While the above statement might be true about eighties music in general, the same music in a musical setting is infinitely more singable and achievable for your students. I was extremely worried that my students would not be able to sing this music, or even worse, would wreck their voices trying to sing it. But what we found as we began rehearsing is that we could make smart choices which would keep the integrity of the music, but also allow our students to sing with good vocal health. For instance, our guys made specific choices about when to use falsetto, when to sing with full voice, when to back off, and especially when it was necessary to take a note (or entire passages) up or down the octave as needed. We also had some of our girls sing the tenor parts when needed, and we often had the full cast or members of the cast singing offstage to help create a fuller sound so that those onstage were not straining their voices. And a positive, unexpected bonus, the students loved the music! Some had heard the songs prior, others were not familiar with any of the songs, but overall they enjoyed the music, enjoyed singing it, and grew to love it.
We also purchased the “SF Rehearse” package, which more than paid for itself. This package provides recorded tracks which you can use to help learn the music and rehearse the music, as well as a track you could potentially use for the performance. This allowed us to save money on a rehearsal accompanist. Instead, we used the tracks along with my skills as a music teacher to rehearse music and rehearse the show. And although w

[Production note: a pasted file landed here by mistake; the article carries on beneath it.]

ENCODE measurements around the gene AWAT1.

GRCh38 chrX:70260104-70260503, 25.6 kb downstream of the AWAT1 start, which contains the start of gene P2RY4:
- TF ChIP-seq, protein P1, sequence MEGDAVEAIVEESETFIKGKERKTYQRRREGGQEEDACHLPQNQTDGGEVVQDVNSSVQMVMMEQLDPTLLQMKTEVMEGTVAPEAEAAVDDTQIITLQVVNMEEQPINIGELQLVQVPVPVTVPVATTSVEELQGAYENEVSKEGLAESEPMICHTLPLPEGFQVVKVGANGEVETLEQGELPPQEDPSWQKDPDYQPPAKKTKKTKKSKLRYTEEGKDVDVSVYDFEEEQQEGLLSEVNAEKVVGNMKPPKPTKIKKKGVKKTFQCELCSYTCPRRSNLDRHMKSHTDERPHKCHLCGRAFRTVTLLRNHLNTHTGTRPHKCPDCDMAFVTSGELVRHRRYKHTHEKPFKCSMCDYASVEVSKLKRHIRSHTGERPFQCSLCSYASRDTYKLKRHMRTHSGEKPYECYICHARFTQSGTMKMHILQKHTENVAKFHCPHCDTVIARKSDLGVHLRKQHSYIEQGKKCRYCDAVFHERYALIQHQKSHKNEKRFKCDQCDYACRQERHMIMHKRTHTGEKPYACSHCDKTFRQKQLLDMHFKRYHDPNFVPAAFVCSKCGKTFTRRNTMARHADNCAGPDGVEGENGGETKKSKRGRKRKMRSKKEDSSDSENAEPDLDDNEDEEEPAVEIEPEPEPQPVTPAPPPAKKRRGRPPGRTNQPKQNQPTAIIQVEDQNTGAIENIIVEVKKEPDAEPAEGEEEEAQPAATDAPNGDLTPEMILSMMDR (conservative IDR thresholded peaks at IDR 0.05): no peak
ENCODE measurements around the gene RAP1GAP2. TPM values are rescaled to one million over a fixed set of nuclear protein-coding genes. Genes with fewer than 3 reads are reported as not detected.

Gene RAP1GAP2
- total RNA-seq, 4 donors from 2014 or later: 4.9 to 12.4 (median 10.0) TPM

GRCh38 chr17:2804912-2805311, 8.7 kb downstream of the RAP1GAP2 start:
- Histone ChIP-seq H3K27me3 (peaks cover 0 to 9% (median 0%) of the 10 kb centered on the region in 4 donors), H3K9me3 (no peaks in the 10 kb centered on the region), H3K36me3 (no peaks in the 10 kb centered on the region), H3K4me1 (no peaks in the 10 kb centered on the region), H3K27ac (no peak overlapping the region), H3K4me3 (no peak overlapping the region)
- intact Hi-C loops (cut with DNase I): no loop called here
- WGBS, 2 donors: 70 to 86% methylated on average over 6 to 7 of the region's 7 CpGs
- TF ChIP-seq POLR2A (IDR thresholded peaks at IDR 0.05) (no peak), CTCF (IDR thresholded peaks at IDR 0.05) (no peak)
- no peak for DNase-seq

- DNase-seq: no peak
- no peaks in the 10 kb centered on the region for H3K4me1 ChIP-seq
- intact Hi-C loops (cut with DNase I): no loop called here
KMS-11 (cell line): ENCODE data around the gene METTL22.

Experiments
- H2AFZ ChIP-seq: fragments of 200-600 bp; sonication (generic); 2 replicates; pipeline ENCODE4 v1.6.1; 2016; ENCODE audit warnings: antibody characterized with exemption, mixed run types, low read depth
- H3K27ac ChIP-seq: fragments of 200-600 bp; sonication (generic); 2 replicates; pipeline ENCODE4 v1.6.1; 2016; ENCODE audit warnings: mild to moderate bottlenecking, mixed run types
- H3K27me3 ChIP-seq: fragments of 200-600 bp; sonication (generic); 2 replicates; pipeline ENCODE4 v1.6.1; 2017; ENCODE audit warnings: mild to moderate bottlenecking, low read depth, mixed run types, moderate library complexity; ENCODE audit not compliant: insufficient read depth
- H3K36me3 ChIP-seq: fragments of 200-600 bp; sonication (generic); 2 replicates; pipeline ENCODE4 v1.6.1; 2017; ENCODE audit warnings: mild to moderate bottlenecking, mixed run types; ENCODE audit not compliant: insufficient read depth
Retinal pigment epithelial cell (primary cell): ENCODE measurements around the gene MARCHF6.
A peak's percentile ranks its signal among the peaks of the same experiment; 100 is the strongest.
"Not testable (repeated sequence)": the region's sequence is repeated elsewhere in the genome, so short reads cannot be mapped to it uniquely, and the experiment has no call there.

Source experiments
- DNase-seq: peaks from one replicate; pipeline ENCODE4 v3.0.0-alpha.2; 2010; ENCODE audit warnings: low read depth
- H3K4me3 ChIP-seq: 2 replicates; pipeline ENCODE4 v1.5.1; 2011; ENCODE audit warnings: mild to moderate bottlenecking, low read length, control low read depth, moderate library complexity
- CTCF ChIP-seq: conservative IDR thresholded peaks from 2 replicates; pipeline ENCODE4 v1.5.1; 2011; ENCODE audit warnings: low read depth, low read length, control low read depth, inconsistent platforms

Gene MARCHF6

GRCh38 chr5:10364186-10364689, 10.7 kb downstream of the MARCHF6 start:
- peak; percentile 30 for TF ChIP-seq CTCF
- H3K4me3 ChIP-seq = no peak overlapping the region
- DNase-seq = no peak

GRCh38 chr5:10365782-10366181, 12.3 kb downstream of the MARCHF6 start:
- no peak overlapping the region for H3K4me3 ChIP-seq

e could have used the performance tracks for the show (as they are very high quality), we decided to put the money we had saved on a rehearsal accompanist toward a live band. We were able to secure four professional musicians to perform with us, and it created an amazing experience for our students. Had we not been able to save the cost of the rehearsal accompanist, we would not have had the money in our budget for the live band.
Most importantly, we had a discussion at the beginning of the rehearsal period about the importance of healthy singing, and that all the same techniques that we practice daily in choir still apply — posture, breath support, open throat, etc. – even when (and especially when) singing more modern music like the songs in Rock of Ages. This is my personal opinion and I know it might not be shared by other music teachers, but…our students are singing pop, rock, modern music whether or not we do this type of music in school. So why not work with them as they sing this music so that we can give them the help, knowledge, and tools that they need to do it safely and without damaging their voices? The students in my production all finished the show in good vocal health, and hopefully with a better knowledge of how to sing this type of music without damage to their developing voices.
Myth #4 – My budget is too small